San Manuel’s Yuhaaviatam Center for Health Studies Opens at Claremont Graduate University

Claremont Graduate University (CGU) has officially opened the Yuhaaviatam Center for Health Studies, the new home for its School of Community & Global Health and a nexus for researchers to address health and well-being challenges prevalent in underserved communities. The naming of the center honors the San Manuel Band of Mission Indians, whose funding supports the path to equality in community-based health research.

Yuhaaviatam is a Serrano word meaning People of the Pines; the Yuhaaviatam Center was made possible because of a $14 million gift from the San Manuel Band of Mission Indians, which allowed the university to purchase a bookstore on the perimeter of the campus that served The Claremont Colleges. Another gift from the Tribe helped fund renovations to the interior of the architecturally significant building. 

“The Yuhaaviatam Center for Health Studies is a wonderful example of partnership,” said CGU President Len Jessup. “I could not be more grateful to the San Manuel Band of Mission Indians and our other supporters for their belief in CGU’s commitment to make a difference in the world. The center will benefit our faculty and students, but most important, it will expand their ability to improve lives, especially in communities that need it most.”

Claremont Graduate University President Len Jessup speaking to attendees during the Yuhaaviatam Center dedication on Thursday, May 11.

Faculty and students are researching an array of health issues such as diabetes prevention and management, smoking cessation, burnout among healthcare providers, and stress among children and adolescents. They are also focusing on “diseases of despair,” including drug abuse, alcoholism, and suicide, that disproportionately afflict socioeconomically disadvantaged communities. 

The gift to CGU in December 2020 exemplifies San Manuel’s philanthropic commitment to inland Southern California—a commitment rooted in the call of Yawa’, a Serrano word meaning “acting on one’s beliefs,” often expressed through a culture of giving. Over the past 20 years, San Manuel has provided more than $300 million to support education, healthcare and well-being, transitional housing, and a host of other initiatives.

“Among our priorities is providing resources that promote healthy and resilient communities, and research is a key pillar in those efforts,” Chairwoman Lynn Valbuena says. “As healthcare continues to evolve along with factors that determine quality of life, it is important that underserved communities are represented in solutions to better living. We hope the Yuhaaviatam Center will serve as a place for thought leaders to collaborate and bring forth solutions for all people regardless of their ability to access the best care.”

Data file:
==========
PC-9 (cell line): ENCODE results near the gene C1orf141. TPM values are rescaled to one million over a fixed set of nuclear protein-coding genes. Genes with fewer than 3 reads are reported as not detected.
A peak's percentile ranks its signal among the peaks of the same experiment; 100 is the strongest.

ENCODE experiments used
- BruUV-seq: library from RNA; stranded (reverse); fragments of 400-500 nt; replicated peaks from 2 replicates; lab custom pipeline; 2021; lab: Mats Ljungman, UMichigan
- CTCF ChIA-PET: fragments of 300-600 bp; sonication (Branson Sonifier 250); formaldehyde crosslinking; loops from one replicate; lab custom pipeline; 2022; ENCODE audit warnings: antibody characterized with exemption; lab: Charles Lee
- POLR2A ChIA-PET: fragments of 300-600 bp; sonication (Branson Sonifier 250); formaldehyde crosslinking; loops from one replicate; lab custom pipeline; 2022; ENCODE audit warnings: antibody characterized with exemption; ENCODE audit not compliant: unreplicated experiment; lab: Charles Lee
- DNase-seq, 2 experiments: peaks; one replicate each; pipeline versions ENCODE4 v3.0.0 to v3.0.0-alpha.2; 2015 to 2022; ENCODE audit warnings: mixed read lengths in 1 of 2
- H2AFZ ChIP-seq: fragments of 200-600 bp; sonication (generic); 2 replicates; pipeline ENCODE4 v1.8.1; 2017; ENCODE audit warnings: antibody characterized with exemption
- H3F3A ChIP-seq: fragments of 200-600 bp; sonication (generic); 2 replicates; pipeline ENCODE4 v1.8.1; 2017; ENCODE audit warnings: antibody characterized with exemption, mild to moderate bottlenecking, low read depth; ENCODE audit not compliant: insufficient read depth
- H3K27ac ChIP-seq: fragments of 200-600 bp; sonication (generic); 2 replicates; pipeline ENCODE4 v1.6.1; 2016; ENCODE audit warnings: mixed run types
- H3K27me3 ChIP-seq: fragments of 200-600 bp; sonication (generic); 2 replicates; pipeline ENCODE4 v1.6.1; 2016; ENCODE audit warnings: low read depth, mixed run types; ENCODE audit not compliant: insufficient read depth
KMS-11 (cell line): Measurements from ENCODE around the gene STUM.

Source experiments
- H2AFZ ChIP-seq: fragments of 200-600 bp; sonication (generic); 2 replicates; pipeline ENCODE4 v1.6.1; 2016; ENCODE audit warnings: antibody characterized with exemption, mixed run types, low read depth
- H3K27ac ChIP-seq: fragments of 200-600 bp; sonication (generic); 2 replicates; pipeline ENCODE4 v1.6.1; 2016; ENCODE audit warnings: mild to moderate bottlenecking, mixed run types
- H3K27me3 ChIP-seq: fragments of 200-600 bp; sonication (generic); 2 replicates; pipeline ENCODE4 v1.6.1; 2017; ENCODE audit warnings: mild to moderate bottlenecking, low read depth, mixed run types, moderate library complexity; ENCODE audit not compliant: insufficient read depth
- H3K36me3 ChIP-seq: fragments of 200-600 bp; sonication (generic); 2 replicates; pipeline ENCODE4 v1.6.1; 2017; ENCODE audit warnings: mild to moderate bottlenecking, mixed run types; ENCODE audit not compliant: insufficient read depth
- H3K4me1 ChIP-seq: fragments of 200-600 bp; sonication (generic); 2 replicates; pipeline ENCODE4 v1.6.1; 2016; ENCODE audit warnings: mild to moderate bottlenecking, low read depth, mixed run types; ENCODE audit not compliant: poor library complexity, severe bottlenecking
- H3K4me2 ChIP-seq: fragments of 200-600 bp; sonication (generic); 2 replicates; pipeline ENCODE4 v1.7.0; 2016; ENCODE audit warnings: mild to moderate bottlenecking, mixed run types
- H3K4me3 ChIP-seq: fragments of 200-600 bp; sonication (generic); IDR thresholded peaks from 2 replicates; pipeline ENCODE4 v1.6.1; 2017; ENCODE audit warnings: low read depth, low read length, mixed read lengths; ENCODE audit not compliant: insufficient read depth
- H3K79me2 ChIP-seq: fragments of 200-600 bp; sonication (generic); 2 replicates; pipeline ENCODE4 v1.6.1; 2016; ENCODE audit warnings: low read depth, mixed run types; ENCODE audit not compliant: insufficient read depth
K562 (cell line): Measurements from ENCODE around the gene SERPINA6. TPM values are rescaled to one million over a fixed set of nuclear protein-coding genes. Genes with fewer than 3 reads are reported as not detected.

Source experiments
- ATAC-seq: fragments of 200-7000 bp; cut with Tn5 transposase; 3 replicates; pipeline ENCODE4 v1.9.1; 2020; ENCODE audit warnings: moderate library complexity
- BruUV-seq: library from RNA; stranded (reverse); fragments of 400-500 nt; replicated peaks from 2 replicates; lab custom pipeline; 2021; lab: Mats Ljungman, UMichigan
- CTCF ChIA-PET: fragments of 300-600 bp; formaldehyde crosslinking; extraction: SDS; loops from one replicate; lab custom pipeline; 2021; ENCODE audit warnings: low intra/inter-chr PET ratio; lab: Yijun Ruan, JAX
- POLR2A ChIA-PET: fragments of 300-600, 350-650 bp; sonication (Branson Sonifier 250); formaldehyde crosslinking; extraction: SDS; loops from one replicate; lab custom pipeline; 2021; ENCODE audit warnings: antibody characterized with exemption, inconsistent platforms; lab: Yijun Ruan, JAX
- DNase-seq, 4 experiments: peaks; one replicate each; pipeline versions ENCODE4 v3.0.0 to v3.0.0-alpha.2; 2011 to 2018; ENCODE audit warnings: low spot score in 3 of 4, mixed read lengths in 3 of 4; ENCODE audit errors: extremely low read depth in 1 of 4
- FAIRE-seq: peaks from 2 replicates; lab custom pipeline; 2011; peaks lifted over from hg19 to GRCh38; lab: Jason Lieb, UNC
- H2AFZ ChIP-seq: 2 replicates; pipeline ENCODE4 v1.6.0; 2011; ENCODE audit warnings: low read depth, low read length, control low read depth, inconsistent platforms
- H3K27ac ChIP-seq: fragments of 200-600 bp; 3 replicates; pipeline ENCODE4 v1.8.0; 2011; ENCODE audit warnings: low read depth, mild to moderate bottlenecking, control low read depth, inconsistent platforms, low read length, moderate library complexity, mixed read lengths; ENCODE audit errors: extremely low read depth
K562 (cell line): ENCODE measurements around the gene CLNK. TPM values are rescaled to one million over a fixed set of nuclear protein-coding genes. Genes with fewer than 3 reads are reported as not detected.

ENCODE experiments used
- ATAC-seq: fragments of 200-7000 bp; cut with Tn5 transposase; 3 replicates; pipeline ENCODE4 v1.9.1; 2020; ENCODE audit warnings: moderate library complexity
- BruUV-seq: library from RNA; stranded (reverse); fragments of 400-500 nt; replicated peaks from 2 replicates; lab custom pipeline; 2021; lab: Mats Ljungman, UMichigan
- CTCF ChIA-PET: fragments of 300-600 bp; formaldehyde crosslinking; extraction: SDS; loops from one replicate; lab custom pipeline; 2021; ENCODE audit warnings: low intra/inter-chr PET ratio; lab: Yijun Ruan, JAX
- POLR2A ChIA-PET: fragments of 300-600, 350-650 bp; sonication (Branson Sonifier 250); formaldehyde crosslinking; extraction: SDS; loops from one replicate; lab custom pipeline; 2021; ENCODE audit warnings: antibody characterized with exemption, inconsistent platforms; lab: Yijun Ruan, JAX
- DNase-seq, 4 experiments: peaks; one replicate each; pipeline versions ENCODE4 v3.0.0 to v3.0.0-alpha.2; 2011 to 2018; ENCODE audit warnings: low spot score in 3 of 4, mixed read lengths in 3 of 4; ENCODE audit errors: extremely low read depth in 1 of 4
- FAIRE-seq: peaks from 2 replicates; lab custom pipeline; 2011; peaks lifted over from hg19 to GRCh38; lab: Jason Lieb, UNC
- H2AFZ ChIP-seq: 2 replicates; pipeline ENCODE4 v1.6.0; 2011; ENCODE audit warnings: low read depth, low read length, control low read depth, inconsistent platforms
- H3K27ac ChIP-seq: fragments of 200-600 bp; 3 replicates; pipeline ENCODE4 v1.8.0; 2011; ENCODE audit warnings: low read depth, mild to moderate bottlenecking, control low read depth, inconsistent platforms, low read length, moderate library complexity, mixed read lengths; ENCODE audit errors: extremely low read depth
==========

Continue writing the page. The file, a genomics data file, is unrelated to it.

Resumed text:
Jessup and San Manuel Band of Mission Indians Chairwoman Lynn Valbuena sharing a moment together after cutting the ribbon of the Yuhaaviatam Center for Health Studies.

Valbuena, Tribal Secretary Audrey Martinez, and Council Member Ed Duro attended the official opening of The Yuhaaviatam Center on May 11, along with guests from Prime Healthcare, which also provided philanthropic support. Valbuena and Jessup spoke at the dedication ceremony, as did former San Manuel Tribal Chairman Deron Marquez, Ph.D., who is also a CGU alumnus and a member of CGU’s Board of Trustees.

Marquez was instrumental in establishing the Tribal Administration Certificate Program at the university in 2006. Endowed by the Tribe and offered at no cost to participants, the two-year program provides instruction for San Manuel employees on topics including tribal sovereignty, tribal gaming and governance, federalism, and executive leadership.

San Manuel’s ties with CGU date back to the 1990s when CGU alumnus and Board of Trustees member Alfred Balitzer worked with San Manuel on a California ballot proposition to legalize gaming on tribal lands.

“Our relationship with San Manuel is grounded in respect and trust, and it began long before I became president,” Jessup said. “It’s important to acknowledge those who built that relationship over the decades.”


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